WRITTEN BY: KATHRYN OLIVIERI
If you’ve had a job or internship, you have a network of previous coworkers and supervisors. This network is extremely valuable because these people know how you hard you work. If you do a good job and leave a positive impression, they remember you and could recommend you for positions down the road.
Keeping in touch keeps your name and accomplishments at the front of their mind and this allows for you to:
- Tap into this network when you are looking for opportunities
- Hear from this network about job opportunities when they become available (possibly before the position is even posted on a job site)
- Use individuals from this network as references. It is important to use references that remember you, admire your work ethic, and will advocate for you. You want people who are happy to brag about you, not people who hardly remember you. Keeping in touch allows for the relationship to continue and for you to keep a positive impression in that person’s mind.
Here are tips to stay in touch with this network:
1. Solve problems
- In any job there are nuances or ways in which the workflow can be improved. If you learn a new tool, shortcut, or even come across a program that could improve the company’s workflow, check in and share the idea. Email someone that you know at that company and say, “I saw this new tool and I thought it could be valuable for your workflow.”
- If you are on the company’s website and you realize that there is a glitch, email someone and let them know.
- The person contact may not end up using the tool, but you are reaching out, suggesting solutions to problems, and actively engaging about the company. These actions show that you care about the company and the people who are still working there.
2. Recommend Articles & Books
- Have you ever read an article or an excerpt in a book that reminded you of a conversation that you had with someone a few weeks or months ago? Reach out to that person and share the article!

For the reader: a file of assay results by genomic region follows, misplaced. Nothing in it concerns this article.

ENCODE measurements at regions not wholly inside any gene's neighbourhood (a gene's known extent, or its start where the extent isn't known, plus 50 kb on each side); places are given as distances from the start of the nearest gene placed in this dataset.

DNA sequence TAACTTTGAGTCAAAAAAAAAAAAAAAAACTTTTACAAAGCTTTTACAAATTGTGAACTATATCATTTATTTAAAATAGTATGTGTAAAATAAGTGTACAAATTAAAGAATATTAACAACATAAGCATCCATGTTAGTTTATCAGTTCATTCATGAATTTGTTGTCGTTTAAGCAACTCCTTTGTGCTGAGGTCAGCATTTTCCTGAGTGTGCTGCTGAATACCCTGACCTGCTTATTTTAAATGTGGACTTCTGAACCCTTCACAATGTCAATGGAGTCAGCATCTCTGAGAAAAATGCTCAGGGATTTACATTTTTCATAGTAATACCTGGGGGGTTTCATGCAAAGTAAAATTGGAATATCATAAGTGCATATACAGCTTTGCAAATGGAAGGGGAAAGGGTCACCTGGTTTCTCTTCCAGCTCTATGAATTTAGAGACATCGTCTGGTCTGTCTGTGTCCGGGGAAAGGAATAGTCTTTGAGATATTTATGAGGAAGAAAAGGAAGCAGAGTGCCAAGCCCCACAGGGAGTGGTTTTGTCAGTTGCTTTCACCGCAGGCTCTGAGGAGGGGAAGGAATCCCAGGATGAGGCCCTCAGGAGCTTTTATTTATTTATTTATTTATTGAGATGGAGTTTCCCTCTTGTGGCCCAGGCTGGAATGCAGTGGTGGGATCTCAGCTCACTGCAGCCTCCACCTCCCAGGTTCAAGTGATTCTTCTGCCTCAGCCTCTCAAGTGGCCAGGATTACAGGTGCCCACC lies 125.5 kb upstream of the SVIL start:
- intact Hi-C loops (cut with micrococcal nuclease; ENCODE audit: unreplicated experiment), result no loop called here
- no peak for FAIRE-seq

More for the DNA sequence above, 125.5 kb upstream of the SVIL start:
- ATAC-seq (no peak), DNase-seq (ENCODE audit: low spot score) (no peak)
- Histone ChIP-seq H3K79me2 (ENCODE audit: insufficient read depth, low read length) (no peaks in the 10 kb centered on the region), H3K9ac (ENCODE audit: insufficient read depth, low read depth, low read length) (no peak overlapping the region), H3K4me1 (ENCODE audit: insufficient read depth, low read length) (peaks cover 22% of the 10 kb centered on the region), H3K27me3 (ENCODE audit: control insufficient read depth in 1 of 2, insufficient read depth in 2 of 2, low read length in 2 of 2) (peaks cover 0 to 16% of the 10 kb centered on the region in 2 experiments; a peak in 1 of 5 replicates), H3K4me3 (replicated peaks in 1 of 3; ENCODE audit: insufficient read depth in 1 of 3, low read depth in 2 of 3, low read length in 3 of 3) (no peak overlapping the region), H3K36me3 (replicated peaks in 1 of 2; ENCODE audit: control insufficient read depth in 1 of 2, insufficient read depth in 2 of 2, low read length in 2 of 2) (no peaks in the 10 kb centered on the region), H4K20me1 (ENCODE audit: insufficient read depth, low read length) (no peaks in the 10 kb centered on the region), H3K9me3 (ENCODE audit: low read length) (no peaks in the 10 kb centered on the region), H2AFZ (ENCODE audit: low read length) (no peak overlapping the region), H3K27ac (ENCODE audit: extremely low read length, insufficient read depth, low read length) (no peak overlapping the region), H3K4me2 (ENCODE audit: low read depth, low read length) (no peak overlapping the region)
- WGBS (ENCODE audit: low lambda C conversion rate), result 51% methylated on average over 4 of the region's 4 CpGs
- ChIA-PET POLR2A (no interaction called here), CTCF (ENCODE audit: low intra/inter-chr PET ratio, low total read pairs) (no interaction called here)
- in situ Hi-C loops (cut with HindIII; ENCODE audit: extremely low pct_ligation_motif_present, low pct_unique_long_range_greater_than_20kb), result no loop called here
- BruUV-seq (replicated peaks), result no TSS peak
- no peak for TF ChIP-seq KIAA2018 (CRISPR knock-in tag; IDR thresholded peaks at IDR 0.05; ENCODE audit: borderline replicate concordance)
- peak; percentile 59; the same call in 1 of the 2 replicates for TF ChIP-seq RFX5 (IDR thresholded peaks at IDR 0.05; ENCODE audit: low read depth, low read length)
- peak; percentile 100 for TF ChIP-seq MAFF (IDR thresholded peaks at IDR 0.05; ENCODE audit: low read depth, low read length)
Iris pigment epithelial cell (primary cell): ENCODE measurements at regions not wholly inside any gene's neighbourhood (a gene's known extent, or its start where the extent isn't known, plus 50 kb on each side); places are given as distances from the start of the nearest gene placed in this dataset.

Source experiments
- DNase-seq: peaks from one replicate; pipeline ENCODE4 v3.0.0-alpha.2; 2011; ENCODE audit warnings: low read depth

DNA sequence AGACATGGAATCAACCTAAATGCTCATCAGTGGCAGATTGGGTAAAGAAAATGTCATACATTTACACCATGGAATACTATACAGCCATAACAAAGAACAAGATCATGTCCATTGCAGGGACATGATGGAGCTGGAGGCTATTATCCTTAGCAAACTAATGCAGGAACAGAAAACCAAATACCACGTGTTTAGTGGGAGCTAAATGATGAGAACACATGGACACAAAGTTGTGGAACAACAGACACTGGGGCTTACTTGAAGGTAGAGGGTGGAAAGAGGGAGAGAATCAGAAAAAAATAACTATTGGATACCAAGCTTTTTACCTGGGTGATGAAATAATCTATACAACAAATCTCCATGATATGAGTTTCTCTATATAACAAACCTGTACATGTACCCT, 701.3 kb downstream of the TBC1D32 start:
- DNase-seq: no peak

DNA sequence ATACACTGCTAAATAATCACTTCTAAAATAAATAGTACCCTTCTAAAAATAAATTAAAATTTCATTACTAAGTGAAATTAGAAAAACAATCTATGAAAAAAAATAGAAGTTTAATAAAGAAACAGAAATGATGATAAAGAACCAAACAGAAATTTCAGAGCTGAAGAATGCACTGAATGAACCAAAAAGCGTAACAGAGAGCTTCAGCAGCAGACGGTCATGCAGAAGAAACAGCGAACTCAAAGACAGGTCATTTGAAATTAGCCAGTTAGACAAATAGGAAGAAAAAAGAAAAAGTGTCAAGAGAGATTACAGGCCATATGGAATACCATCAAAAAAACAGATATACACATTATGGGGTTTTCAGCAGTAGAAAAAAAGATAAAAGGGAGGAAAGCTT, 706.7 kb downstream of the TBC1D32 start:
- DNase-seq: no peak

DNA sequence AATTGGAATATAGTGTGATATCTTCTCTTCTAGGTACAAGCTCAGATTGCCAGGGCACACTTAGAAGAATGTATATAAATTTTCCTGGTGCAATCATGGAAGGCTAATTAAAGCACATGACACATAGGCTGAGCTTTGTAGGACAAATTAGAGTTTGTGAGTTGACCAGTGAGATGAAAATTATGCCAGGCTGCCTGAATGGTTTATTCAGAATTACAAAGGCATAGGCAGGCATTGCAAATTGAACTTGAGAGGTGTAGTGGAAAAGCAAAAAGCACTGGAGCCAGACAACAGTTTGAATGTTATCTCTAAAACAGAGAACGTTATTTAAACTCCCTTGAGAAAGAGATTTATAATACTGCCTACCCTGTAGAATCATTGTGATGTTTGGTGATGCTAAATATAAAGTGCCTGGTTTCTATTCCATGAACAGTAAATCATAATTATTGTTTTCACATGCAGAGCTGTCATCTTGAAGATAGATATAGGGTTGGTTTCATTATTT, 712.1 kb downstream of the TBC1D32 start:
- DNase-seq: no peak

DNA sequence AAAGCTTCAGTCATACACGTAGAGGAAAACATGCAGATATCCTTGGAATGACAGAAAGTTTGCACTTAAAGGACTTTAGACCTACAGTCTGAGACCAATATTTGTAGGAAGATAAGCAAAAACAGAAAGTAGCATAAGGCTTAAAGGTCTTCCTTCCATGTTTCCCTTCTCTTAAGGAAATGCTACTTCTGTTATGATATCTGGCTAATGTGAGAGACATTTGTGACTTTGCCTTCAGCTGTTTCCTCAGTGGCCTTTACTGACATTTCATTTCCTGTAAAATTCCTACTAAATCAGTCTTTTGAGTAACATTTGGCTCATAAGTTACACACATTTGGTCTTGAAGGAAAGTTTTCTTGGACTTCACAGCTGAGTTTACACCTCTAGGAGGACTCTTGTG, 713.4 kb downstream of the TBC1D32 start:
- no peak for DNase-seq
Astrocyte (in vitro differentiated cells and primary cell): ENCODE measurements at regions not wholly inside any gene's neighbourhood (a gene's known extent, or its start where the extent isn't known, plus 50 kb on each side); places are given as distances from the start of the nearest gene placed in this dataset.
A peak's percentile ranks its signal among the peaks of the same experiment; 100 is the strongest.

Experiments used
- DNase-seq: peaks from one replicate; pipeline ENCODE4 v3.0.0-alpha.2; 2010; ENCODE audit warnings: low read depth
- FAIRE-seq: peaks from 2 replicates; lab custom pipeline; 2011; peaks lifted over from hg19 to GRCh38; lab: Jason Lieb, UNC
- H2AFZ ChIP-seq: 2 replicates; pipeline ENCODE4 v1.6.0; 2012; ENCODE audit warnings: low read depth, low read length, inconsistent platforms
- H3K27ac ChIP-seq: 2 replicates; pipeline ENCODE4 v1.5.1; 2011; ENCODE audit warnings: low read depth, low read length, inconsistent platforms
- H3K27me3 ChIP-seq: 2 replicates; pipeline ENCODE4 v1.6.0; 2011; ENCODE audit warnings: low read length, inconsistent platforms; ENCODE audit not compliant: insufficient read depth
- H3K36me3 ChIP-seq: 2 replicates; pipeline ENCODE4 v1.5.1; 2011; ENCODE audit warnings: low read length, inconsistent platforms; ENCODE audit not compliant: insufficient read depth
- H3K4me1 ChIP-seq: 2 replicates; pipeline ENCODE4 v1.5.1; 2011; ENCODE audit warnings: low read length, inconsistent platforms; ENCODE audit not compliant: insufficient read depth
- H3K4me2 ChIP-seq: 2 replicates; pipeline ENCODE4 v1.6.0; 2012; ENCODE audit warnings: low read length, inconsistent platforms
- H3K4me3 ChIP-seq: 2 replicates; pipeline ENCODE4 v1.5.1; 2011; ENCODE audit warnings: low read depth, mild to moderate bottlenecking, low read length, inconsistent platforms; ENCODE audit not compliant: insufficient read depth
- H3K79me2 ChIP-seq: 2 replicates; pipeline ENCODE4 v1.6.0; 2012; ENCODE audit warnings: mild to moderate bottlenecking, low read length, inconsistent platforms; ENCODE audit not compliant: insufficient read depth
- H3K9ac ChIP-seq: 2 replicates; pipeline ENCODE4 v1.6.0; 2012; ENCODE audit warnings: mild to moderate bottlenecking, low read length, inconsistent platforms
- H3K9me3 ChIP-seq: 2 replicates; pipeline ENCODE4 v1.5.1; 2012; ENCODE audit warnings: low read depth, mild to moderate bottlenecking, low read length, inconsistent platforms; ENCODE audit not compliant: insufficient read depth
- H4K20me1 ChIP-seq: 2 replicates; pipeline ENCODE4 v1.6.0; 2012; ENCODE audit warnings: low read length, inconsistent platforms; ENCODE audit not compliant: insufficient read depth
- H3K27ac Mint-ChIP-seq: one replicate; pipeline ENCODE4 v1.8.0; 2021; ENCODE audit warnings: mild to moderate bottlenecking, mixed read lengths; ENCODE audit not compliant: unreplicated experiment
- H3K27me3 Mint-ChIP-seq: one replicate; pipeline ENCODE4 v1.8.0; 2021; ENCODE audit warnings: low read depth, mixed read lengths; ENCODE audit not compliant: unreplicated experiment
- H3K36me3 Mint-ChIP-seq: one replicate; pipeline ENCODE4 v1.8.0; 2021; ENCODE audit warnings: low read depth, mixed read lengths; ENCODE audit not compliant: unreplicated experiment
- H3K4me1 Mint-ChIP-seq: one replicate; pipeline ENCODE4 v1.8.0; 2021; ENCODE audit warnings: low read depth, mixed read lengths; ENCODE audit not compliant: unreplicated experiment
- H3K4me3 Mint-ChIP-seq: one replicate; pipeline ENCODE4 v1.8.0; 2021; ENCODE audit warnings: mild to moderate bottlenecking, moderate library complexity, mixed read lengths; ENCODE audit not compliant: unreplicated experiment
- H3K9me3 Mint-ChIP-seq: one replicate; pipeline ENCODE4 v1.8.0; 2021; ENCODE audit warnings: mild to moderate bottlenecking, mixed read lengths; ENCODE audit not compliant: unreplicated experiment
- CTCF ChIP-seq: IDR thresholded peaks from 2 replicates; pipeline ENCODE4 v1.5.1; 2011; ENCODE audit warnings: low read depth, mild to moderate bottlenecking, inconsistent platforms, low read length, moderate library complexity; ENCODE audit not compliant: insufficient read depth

- Did you do a tutorial online that you felt was really helpful on a program that you used at a company? Do you think it might be valuable for the people who are still working there? Share the link!
3. Ask for Advice
- You have a network where you can ask for advice on school projects, resume design and descriptions, cover letters, career opportunities or goals. Tap into that network. Reach out to people who you respect and admire. Ask them questions about their career goals and pick their brain about your own.
- If you are a designer and you are working on a school project, email it to a previous coworker or supervisor and ask for feedback. Maybe ask to meet for coffee to talk through ideas. Then share your finished product with them and thank them for their input.
4. Be Thankful
- Sharing how valuable someone’s input or work is to you is a great way to show your appreciation.
- If you ask for input on a school project, share the final project with that person and thank them for their feedback.
- Write thank you notes. They can improve someone’s day and if you’ve been working on a difficult project together, they are a great way to boost morale.
5. Be Responsive
If someone in your network reaches out to you, be responsive. It is always better to respond sooner rather than later, but we are all busy, so don’t feel bad or be discouraged if it takes you a few days or a week to respond. If someone sends you an article, you can send a quick response and say, “Thanks for this! I look forward to reading.” Then send a longer response later once you’ve had a chance to look through the article.
6. Recommend Your Network
Your network should work both ways. If you know that someone is a hard worker and is qualified for an available position, recommend them for the position or reach out and tell them about the position in case they are interested.
The real key is to stay in touch, be valuable, and build relationships. Don’t just reach out to people when you need something. Make sure that these people know that you value them, and if you follow these steps they will begin to value you as well.
What are other ways that you try to stay connected to your network?